Over the past two months, Sri Lanka has largely received fuel through a $500 million Indian line of credit, which escalated in mid-June. A gasoline shipment scheduled for last Thursday has not arrived and no new shipments are scheduled yet, Wijesekera said.
“We have about 9,000 tons of diesel and 6,000 tons of petrol left. We are doing everything we can to get new supplies, but we don’t know when that will be.”
However, Sri Lanka also implemented a fuel price increase of 12%-22% in the early hours of Sunday. A price hike in May pushed inflation to 45.3%, the highest level since 2015.
People, already waiting in miles of winding lines outside the pumps, are unlikely to get fuel as the government will focus on spending the remaining supplies for public transport, power generation and medical services, Wijesekera said.
The military, already deployed at gas stations to quell the unrest, will now issue tokens to those who wait, sometimes for days, he said, adding that ports and airports will be given fuel rations.
Separately, the government on Sunday asked about a million civil servants to work from home until further notice.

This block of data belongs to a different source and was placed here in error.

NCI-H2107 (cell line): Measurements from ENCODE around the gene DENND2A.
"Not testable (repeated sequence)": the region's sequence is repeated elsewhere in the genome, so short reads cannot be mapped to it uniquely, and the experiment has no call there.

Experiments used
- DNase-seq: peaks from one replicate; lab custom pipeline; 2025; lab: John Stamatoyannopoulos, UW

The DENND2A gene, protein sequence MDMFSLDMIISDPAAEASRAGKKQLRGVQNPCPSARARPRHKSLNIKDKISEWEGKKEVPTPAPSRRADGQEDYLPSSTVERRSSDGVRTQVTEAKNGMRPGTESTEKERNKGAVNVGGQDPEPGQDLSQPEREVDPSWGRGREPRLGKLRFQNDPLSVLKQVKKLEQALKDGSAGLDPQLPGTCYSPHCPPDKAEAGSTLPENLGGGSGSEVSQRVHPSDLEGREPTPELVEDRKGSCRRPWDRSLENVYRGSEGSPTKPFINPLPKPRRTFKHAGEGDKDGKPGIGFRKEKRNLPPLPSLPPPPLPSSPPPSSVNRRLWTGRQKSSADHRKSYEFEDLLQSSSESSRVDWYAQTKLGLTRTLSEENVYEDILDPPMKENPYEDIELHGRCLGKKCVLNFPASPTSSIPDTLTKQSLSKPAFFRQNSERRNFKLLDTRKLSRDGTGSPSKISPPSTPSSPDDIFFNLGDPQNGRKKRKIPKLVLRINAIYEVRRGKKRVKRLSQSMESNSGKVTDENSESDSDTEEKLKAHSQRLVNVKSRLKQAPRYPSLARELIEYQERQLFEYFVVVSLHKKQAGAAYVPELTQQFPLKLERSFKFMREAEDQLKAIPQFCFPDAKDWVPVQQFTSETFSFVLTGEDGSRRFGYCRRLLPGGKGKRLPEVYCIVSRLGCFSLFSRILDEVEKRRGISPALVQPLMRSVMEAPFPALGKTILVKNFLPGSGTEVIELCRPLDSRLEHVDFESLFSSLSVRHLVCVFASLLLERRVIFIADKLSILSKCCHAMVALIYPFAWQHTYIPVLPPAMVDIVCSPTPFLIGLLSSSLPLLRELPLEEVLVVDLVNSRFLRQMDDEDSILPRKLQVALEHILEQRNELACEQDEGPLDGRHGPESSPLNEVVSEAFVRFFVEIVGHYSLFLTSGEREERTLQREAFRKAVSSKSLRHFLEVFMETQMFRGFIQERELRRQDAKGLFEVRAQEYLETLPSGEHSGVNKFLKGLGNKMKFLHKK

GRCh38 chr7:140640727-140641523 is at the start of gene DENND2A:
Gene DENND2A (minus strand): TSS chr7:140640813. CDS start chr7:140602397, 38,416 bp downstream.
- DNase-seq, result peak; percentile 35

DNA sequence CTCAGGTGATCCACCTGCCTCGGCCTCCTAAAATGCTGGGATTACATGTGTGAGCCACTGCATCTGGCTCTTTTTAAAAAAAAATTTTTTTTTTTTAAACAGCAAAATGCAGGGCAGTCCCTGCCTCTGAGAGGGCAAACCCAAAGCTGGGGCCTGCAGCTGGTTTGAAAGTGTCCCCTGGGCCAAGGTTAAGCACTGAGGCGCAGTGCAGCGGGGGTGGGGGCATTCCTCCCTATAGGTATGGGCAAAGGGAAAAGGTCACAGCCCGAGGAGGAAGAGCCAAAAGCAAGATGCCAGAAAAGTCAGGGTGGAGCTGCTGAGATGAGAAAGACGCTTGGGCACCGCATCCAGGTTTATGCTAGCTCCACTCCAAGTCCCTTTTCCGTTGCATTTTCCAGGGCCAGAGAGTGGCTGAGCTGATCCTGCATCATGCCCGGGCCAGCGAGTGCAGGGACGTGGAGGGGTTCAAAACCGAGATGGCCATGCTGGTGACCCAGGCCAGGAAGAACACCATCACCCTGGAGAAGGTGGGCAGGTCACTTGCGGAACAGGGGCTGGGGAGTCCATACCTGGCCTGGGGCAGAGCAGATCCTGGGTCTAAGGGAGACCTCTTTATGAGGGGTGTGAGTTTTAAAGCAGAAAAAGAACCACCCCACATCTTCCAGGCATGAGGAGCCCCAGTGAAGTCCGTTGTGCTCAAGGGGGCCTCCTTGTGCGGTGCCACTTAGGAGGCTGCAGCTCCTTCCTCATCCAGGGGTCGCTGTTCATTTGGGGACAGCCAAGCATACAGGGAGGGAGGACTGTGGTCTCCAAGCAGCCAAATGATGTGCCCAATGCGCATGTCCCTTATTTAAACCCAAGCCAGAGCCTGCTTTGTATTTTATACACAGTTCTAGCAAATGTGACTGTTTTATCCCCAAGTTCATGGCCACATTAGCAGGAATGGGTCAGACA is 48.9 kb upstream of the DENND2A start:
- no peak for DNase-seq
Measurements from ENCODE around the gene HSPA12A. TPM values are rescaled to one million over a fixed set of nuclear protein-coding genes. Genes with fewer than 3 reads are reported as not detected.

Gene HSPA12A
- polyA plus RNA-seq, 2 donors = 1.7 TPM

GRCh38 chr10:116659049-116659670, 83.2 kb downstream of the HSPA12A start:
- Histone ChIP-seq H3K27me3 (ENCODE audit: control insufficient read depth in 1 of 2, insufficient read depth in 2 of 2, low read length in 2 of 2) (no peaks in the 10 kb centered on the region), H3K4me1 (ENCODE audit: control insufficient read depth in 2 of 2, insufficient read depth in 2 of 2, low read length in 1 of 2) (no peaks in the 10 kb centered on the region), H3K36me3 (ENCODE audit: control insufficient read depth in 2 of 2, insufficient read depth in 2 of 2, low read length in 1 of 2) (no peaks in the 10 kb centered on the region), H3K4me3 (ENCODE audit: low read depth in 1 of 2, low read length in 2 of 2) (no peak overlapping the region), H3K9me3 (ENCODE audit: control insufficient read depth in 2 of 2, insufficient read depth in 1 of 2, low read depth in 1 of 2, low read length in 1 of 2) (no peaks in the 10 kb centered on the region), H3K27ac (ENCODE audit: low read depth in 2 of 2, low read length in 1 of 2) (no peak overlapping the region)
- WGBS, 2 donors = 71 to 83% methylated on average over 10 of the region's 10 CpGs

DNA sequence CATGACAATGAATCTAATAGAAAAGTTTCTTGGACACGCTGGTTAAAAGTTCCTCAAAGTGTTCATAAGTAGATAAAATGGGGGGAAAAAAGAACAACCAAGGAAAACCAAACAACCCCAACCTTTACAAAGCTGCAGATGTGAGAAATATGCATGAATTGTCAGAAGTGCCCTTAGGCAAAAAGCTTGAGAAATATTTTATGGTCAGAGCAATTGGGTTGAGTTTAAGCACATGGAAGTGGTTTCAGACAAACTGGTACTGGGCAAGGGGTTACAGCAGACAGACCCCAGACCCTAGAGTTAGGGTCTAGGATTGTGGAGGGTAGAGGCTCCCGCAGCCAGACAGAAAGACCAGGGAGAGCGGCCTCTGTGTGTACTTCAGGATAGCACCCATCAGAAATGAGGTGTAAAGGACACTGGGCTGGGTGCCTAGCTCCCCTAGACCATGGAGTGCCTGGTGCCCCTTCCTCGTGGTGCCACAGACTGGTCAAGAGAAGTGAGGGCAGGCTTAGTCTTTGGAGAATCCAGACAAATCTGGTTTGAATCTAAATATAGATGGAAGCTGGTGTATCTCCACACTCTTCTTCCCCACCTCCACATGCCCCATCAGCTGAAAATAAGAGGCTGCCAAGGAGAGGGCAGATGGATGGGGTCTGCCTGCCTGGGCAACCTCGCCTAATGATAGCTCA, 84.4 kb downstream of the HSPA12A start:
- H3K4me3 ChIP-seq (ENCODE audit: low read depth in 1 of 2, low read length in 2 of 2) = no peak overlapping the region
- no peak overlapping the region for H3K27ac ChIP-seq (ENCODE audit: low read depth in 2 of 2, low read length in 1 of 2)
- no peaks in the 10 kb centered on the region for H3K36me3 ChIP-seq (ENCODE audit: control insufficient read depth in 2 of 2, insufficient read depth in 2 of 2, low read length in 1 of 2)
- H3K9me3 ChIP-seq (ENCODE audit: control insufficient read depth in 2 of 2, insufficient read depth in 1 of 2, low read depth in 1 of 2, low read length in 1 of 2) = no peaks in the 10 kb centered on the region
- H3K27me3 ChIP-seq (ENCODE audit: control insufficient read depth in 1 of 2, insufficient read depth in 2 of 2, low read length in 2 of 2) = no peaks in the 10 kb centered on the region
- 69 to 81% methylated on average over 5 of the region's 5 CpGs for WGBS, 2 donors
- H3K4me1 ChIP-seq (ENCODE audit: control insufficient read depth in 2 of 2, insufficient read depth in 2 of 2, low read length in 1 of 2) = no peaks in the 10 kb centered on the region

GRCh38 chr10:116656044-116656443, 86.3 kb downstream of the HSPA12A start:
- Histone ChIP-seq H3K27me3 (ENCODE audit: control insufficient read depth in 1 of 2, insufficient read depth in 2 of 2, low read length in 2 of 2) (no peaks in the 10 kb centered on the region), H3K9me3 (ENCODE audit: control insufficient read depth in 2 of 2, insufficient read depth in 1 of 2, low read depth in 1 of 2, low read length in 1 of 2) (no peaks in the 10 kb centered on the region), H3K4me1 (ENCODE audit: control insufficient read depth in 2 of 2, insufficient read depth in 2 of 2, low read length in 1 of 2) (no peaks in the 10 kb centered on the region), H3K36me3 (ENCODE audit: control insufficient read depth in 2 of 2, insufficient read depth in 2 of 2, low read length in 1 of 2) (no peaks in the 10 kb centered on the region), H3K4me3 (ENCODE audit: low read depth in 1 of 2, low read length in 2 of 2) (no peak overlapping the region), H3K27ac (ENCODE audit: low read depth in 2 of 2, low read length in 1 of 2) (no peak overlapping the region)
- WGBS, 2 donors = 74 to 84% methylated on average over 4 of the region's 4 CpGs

A delegation from the US Treasury and State Department arrived in Colombo on Sunday for a three-day visit to assess the situation. A team from the International Monetary Fund is already in Sri Lanka to discuss a potential $3 billion bailout package.
Tehran has conducted another test of its three-stage satellite launch vehicle in an alleged attempt to expand its national space program, state media said. However, Washington believes it is part of a military ballistic missile investigation to gain long-range nuclear strike capabilities.
Footage of the countdown and blast was broadcast by Iranian television on Sunday, but it was not clear exactly when and where the missile was launched. The rocket would be a three-stage satellite launch vehicle called Zuljanah, which uses both solid and liquid fuels.
A spokesman for Iran’s Defense Ministry said the launch was conducted for: “predetermined research purposes”, and claimed it proved Zuljanah can compete with the world’s best tech satellite carriers, according to Press TV. The 25.5-meter-long rocket is said to be designed to launch a single 220-kilogram satellite or several smaller satellites into orbit.
While the takeoff appeared to be smooth, as it did during the missile’s sub-orbital flight last February, the Defense Department did not clarify whether the latest test was successful or whether there were any satellites.